ICD™, the Interactive COBOL Debugger, provides an efficient, easy-to-use means of debugging your Unisys ClearPath COBOL74 applications. ICD allows you to track program execution, query data field values, and debug COPY libraries and bound code ( see the separate ICD + Binder Manual ) , all without requiring any source code modifications.
With ICD you can drastically cut debugging time by monitoring and controlling your programís execution interactively from a terminal. If you need to quickly find and resolve problems in your code, ICD is your productivity tool.
Your COBOL program has an error. Finding and correcting it is time consuming if you use conventional debugging techniques like:
ICD helps you track down and correct bugs in your COBOL programs. Here is what you can do with ICD:
When you first run your program ICD™ gets control before any statements are executed and waits for you to enter a command. ICD™ commands allow you to examine variables and set their values, display your source and set break points.
A break point is any sequence number or paragraph name where you want your program to pause so that you can enter ICD commands. Once you have established your break points, you then continue execution of your program.
You now can examine variable values, change them if you desire, and either continue execution of the program or end it. In short, you can interactively monitor and control your program from a terminal while examining or modifying variables in the process.
Your program executes until either a break point is encountered or an exception condition arises. At this point, ICD takes control and prompts you for more command input.
BREAK < sequence number or Paragraph name>
BREAK allows you to display, set or clear break points. A break point is a particular line number or paragraph name where you want to suspend execution.
CONTINUE < optional count>
Allows your program to continue execution until a break point is reached. If you include the< optional count> your program will execute that number of statements and then return control back to you.
< null input >
Allows stepping through your program one statement at a time. Simply hit XMT to step to the next statement.
DISPLAY < data-name or expression>, ...
Shows the current value of < data-name or expression> .
EXAMINE < group data-name>
Displays each elementary item within a group item.
FIND < prefix string>
Shows the name of the variables in your program that begin with this< prefix string>.
HELP < optional command name>
Lists the various ICD commands or gives a brief description of a particular command.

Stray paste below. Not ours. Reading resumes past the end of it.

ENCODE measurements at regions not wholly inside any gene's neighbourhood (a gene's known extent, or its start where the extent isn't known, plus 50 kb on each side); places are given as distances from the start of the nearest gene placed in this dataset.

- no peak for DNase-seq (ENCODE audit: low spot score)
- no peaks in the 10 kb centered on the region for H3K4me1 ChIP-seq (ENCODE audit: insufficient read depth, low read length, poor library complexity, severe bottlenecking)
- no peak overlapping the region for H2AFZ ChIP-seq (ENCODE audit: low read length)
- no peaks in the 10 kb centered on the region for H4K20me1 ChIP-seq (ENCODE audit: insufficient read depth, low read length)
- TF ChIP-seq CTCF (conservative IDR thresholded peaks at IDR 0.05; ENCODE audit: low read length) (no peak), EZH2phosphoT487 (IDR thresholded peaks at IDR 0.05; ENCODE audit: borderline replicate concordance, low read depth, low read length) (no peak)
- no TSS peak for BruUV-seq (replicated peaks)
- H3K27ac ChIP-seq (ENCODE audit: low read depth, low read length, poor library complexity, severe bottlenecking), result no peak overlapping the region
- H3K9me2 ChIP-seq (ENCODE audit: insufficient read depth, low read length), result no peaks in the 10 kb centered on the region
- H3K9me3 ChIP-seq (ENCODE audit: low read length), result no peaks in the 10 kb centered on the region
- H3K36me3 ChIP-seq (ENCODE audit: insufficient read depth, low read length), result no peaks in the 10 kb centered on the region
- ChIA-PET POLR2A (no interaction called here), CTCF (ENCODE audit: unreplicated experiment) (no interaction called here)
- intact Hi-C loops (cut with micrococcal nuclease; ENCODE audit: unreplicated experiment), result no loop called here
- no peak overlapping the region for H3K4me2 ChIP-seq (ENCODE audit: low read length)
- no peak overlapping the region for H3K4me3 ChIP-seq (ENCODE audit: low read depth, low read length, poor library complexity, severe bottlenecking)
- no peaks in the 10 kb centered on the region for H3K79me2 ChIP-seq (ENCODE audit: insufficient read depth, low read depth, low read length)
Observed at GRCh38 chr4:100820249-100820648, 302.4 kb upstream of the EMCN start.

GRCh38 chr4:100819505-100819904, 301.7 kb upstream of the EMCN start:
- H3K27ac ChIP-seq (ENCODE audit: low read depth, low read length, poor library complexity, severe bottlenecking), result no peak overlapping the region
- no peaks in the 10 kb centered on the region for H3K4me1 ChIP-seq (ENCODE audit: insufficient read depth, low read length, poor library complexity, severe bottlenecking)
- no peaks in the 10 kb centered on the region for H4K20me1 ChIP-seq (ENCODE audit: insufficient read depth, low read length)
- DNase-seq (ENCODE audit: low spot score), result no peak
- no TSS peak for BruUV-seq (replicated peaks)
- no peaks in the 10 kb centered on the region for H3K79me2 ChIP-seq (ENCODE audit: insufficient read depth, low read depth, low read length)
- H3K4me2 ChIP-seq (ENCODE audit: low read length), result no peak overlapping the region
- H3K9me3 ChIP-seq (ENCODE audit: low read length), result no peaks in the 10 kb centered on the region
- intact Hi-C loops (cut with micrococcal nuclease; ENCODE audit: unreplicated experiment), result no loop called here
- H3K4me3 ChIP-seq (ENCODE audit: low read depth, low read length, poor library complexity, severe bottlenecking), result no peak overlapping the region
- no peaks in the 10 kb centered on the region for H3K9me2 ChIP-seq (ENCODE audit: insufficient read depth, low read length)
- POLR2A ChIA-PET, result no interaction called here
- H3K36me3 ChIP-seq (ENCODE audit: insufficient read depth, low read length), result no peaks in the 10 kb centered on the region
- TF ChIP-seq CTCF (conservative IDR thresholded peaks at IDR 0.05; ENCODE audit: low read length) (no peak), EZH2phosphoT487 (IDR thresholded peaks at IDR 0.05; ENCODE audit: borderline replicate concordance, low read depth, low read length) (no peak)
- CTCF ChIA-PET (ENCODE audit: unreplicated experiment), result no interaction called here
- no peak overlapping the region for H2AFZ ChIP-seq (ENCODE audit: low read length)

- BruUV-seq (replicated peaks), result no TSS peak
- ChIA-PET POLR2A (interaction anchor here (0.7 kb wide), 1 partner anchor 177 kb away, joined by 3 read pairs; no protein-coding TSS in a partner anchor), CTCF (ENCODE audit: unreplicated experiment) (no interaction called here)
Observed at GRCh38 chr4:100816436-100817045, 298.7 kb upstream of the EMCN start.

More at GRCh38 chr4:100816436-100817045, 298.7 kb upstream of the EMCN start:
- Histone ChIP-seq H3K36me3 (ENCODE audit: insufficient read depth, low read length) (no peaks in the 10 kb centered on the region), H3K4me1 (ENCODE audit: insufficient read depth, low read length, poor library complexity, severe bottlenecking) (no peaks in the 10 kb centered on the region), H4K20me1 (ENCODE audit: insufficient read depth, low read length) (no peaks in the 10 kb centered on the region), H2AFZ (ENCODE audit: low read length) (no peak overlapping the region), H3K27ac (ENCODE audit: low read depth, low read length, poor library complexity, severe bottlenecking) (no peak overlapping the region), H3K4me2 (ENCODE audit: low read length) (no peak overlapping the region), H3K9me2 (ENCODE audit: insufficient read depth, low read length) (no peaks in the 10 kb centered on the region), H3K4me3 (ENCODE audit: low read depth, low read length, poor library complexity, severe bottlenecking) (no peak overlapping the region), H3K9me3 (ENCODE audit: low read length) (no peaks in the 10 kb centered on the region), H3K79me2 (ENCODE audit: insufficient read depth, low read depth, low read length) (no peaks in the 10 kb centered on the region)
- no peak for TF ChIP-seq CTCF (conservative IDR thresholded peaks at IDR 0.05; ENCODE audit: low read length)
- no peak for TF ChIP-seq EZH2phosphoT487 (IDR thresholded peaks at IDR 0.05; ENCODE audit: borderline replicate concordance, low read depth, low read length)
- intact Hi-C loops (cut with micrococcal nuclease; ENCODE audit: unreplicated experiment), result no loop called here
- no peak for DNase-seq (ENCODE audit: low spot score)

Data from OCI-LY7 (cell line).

LIST < optional seqno-range>, ...
Lists lines from your COBOL source file. By itself, LIST prints a small "window" of source lines around the line where you are currently stopped.
PLAYBACK < file title>
Executes ICD commands stored in a file. The file is normally the output from a RECORD command.
RECORD < file title>
Lets you save a copy of your ICD session in a disk file.
SET < data-name> = < expression>
Changes the contents of< data-name > to < expression>.
Shows the sequence number of the line where you are currently stopped.
This example shows how ICD might be used in a typical situation. The example is extremely simple but it does illustrate two important features of ICD - the ability to recover from a fault and the ability to examine variables. This second feature means that when you do get an error, you do not have to insert any PRINT statements into your program before starting to debug.
In the following example, commands that you type are underlined in bold. Some clarifying comments are included and they follow the "%". You would not actually type these.
LOAD DEMO/EXAMPLE #WORKFILE DEMO/EXAMPLE: COBOL, 36 RECORDS, SAVED LIST 1400 IDENTIFICATION DIVISION. 1600 ENVIRONMENT DIVISION. 1800 DATA DIVISION. 2000 WORKING-STORAGE SECTION. 2200 77 WS-INDEX PICTURE 9(4) COMP. 2300 2400 01 WS-TABLE. 2500 03 WS-ENTRY OCCURS 5 TIMES. 2600 05 WS-NUMBER PICTURE 9(4). 2700 2800 PROCEDURE DIVISION. 3000 MAIN-PROGRAM. 3200 * The table only has five entries, but 3300 * the PERFORM will attempt to move 3400 * something into the 6th entry ... 3500 3600 PERFORM LOAD-TABLE-ENTRY 3700 VARYING WS-INDEX FROM 1 BY 1 3800 UNTIL (WS-INDEX > 6). 3900 STOP RUN. 4000 4100 LOAD-TABLE-ENTRY. 4200 MOVE WS-INDEX TO WS-NUMBER (WS-INDEX). 4300 4400 END-OF-JOB. 4500 RUN #COMPILING 4047 #RUNNING 4048 #4048 INVALID INDEX @ (004300)* #F-DS @ 004300, 009:0007:3.
This type of error is a very common one. Typically, your next step is to insert some PRINT statements in your program and rerun. If you are a "wizard", you might consider getting a program dump. In any case, at this point you do not have much information to help you in your debugging.
Before continuing let's mention a few things about the debugging strategy we will use.
The session begins with verification of as many lines as seem reasonable to assure that there are no obvious logic errors. With this step you execute your program, line by line, while examining variables. Then, after assuring yourself that there are no obvious mistakes, execution proceeds.